As many a former factory worker can attest, U.S. companies have invested so heavily in technology that some plants now practically run themselves.
So it is rather odd that official data suggests American businesses for decades have been growing less aggressive at investing in their operations.
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This apparent contradiction helps illustrate a rethinking under way on how to measure economic output, a discussion that is leading to an overhaul of government data this week that will show the U.S. economy is a bit larger than previously thought.
The idea is that while companies might be spending less of their income on tangible things like buildings and equipment, they appear to be spending more than ever on ideas, such as the engineering research behind an automated factory.
Private spending on research and development has roughly doubled as a share of investment in the last 50 years. The thing is, it doesn't actually count as investment, so America's output of cancer drugs adds to economic growth but the research to develop them does not.
This will change on Wednesday when the Commerce Department releases decades of revised data that will include R&D as a category of investment. Under the new framework, R&D added about $300 billion to GDP in 2010.
"It's gotten to be an even bigger part of the economy, so it's incumbent on us to incorporate it," Steven Landefeld, director of the department's Bureau of Economic Analysis, said in an interview.
Money spent creating enduring artistic products like movies and books will also now count as investment. Adding up the full revisions will add nearly 3 percent to the size of America's economy, the BEA says.
This could give the impression of the government waving a magic wand to make the economy look larger. However, the United States will not be alone in adopting the new methodology. Government statistical agencies from around the world agreed to new standards for measuring economic growth as part of a 2008 agreement at the United Nations. The European Union will start counting research and development as investment in 2014.
Also, some prominent researchers say the BEA if anything is low-balling the spending in the knowledge-based economy, which has increased in parallel to the rapid advance in information technology.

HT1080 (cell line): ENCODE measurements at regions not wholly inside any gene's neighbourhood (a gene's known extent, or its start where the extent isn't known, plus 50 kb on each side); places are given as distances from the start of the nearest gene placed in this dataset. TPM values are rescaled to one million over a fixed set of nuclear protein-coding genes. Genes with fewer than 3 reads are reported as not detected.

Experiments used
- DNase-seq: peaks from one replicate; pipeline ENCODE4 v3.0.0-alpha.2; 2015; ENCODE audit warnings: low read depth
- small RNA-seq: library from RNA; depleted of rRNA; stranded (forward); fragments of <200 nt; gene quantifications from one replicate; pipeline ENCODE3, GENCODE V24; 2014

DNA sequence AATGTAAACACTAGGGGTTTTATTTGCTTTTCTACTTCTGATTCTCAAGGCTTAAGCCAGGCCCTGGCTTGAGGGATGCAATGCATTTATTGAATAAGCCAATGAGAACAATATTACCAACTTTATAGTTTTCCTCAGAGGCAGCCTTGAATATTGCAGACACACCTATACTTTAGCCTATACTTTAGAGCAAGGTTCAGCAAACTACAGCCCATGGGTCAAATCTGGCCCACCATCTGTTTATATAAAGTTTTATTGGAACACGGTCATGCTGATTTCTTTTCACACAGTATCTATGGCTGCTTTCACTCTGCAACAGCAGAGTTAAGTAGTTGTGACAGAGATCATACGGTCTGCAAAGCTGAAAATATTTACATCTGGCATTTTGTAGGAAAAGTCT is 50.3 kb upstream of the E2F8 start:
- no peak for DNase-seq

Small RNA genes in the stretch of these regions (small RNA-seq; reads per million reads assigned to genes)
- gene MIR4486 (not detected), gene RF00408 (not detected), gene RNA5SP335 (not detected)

Economists Charles Hulten of the University of Maryland and Carol Corrado at the Conference Board have put numbers on a more expansive list of intangible investments, including brand-building, employee training and spending by companies to make their operations more efficient.
Their tallies, which are meant to be preliminary, take a stab at quantifying investments in innovation and would add $1 trillion to the economy's size, Hulten said.
The extra output would add only a few tenths of a point to the U.S. annual economic growth rate. But if the estimates are accurate, they might take the edge off a worrisome trend in which America's total stock of private fixed assets has grown at ever slower rates for much of the last 50 years.
Hulten and Corrado have found, for example, that investments in the knowledge economy appear to be rising steadily, offsetting a decline in spending on tangible assets.
At the very least, businesses are still trying hard to improve their productivity.
"It bolsters the case for optimism about the future of the U.S. economy," said Hulten.
One way to see the increased role of innovation in the economy is through the broad changes in the workforce.
"Data analyst" has become a relatively common profession, while companies spend more than ever on managers, presumably because they come up with ideas to improve efficiency. About 16 percent of current jobs are management positions, up from around 10 percent in the late 1960s.
Landefeld said the BEA would like to measure more of the knowledge economy, but points out that it has taken decades to accumulate enough data to reliably gauge R&D spending.
The last big addition to the BEA's investment accounting was in 1999, when it classified software as an investment.
Someday, the agency might expand the R&D category beyond science and engineering to include product design, which would include, for example, Apple's spending to make the iPhone look cool. It also makes sense to think of spending on business consultants as an investment, as the aim of the spending is usually to improve profitability.
Reliable data, however, is not yet available for either option.
"They are sort of glimmers in our eye," Landefeld said.
(Reporting by Jason Lange; Editing by Andrea Ricci)